One of the most significant but under discussed problems in contemporary journalism, especially in Australia, is the threat to whistleblowers.

Put simply, few Australian journalists can guarantee sources who wish to remain anonymous that their confidence will be protected, if governments are sufficiently determined to track them down. Nor can sympathetic politicians. As Crikey reported last year, the Australian Federal Police has already admitted it has used communications metadata of both journalists and MPs and senators in order to track down whistleblowers and anonymous sources.

It doesn’t matter if a journalist is prepared to go to jail rather than reveal a source, or if they’re backed by their editor and company, if their phone data can be obtained by the AFP (without needing judicial authorisation) it can lead directly to a source. And that’s before you get to the threat posed by National Security Agency-style mass surveillance. Even Glenn Greenwald had to be coached remotely by Edward Snowden to install data encryption software PGP in order to exchange encrypted emails.

Whistleblowers are a critical resource for a watchdog press, which is why mass surveillance mechanisms like data retention pose such a fundamental threat not just to privacy, but to the quality of our civil society.

Improving basic IT hygiene and making encryption a default practice within the media should be a priority for the media. Encrypting communications and using anonymity tools significantly complicates the task of intelligence and law enforcement agencies in trying to hunt down whistleblowers. But this is an industry that has higher priorities currently, like trying to stay in business.

Following the closure of WikiLeaks’ anonymous whistleblower system, outlets like the Wall Street Journal and Al Jazeera tried to establish their own anonymous dropboxes. The News Corporation version was plagued both by security flaws and the basic legal problem that News Corp admitted it would hand over whatever information it had, if forced to. Last year, The New Yorker launched Strongbox, based on code developed by the late Aaron Swartz.

And a fortnight ago, Media Direct was launched in Australia, based on the GlobaLeaks platform, developed primarily in Italy (there’s already a working system in the Netherlands).

In essence, Media Direct seeks to enable encrypted interactions between anonymous whistleblowers, who access it via the Tor relay network, and specified journalists, with the submission server itself not logging anything, thus meaning it has no information to provide should it be targeted by the government of its host country (which remains secret, even from the administrators to the Media Direct site here in Australia). The site automatically deletes material that isn’t used within two weeks, and the keys whistleblowers use to access the server also have a limited lifespan. It’s close to plug-and-play for whistleblowers, as long as they can install Tor.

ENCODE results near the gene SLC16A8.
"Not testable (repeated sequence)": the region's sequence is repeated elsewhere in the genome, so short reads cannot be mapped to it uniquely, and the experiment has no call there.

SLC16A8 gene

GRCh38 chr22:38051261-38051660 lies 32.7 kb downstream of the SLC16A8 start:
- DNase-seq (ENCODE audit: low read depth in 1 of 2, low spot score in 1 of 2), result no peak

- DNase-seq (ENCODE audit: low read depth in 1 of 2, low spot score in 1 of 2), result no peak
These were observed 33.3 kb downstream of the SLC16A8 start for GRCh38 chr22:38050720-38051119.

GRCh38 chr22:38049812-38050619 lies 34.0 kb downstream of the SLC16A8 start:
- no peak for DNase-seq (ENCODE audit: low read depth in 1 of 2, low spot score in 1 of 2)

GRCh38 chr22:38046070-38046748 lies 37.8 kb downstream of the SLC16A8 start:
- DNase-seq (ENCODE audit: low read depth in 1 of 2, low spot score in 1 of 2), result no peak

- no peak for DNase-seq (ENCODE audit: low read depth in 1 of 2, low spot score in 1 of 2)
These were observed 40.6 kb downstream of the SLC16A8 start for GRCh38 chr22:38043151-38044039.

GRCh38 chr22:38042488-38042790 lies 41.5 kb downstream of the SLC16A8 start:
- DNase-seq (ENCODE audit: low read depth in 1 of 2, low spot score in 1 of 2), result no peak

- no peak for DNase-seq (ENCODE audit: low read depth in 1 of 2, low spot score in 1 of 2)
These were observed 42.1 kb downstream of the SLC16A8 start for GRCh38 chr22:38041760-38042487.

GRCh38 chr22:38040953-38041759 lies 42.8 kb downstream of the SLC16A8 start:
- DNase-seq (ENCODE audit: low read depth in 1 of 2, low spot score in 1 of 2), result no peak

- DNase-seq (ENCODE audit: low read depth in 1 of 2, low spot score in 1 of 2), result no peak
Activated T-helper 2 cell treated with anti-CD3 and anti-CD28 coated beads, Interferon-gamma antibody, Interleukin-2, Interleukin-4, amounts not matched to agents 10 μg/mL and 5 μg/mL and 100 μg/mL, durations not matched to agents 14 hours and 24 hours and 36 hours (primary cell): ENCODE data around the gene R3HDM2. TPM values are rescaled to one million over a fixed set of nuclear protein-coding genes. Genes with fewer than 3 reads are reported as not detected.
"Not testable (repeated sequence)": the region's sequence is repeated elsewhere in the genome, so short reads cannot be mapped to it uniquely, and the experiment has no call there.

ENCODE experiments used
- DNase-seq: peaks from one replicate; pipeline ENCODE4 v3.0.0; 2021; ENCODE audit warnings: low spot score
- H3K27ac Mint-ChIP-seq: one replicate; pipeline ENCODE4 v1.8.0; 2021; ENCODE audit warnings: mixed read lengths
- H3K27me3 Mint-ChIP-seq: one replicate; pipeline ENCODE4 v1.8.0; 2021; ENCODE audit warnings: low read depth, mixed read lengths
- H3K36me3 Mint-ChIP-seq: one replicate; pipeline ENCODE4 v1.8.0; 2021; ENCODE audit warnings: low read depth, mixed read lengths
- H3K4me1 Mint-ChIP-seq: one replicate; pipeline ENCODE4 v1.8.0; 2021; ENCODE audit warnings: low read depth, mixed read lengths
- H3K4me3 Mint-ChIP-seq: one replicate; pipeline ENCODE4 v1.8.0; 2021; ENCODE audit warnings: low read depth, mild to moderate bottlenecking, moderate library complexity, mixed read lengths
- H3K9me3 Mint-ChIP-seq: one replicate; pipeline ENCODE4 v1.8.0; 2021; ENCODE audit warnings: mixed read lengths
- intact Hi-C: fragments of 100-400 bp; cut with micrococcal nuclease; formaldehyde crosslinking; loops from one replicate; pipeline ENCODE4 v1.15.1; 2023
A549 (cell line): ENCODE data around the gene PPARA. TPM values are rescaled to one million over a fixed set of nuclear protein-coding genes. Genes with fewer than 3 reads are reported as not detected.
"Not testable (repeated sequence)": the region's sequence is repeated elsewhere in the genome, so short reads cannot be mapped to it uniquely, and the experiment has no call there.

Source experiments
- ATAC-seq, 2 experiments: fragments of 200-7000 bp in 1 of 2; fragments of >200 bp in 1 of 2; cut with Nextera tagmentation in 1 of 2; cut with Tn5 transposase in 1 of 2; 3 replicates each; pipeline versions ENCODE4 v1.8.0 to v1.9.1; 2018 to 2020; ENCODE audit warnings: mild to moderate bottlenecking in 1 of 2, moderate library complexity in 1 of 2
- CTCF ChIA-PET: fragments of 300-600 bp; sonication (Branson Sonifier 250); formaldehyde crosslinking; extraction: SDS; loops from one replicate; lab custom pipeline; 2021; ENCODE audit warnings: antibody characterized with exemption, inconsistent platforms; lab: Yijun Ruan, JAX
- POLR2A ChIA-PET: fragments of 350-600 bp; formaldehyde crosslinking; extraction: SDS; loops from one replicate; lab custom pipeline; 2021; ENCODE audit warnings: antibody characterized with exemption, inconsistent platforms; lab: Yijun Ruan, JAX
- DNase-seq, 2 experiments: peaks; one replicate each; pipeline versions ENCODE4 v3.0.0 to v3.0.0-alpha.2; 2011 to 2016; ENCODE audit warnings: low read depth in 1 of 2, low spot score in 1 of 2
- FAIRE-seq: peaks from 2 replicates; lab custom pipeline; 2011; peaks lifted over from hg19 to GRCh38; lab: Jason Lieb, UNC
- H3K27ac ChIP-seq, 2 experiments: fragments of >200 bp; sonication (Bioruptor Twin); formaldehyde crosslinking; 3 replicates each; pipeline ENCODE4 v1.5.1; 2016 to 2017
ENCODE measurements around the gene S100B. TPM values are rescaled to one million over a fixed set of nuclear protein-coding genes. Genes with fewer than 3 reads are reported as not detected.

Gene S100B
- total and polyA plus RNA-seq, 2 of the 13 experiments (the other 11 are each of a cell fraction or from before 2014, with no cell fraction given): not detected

Luke McMahon, the Australian co-ordinator of the project, said the site differed from Strongbox in its goals:

“While we use a significantly modified version of similar open source software, unlike Strongbox we are not backed by a corporate entity. Strongbox is financed by the New Yorker — we are not a publisher out to monopolise information for a profit, they are.”

McMahon said they considered adopting a publishing model but decided not to:

“Journalists are backed institutionally in a way that we are not. They also have various protections such as shield laws in most jurisdictions. By providing a passive communication service journalists can either direct a source to use it, or it’s just there … The legal onus, as is always the case in situations where unsolicited information is handed to a journalist, especially in cases where the info has been obtained unlawfully, is placed on the whistleblower. They must abide by our terms and conditions. That means they should not break the law.”

“Most corporate entities won’t go that road of The New Yorker,” McMahon said. “Legal and other institutional barriers prevent them from taking those steps. That’s why we don’t make agreements with corporate entities, we make agreements with journalists.”

The list of signed up journalists includes top Fairfax investigative journalist Richard Baker and gun business journalist Adele Ferguson, The Australian’s higher education reporter Andrew Trounson and myself and Crikey editor Marni Cordell.

In the post-Snowden era, no system can guarantee online anonymity for whistleblowers. But currently, journalists are at the other end of scale, struggling to offer even basic protection from casual, warrantless snooping by the endless list of agencies that can obtain metadata on them in Australia. Part of the benefit of a system like Media Direct should be to concentrate media minds on viable ways of better protecting sources.

Peter Fray

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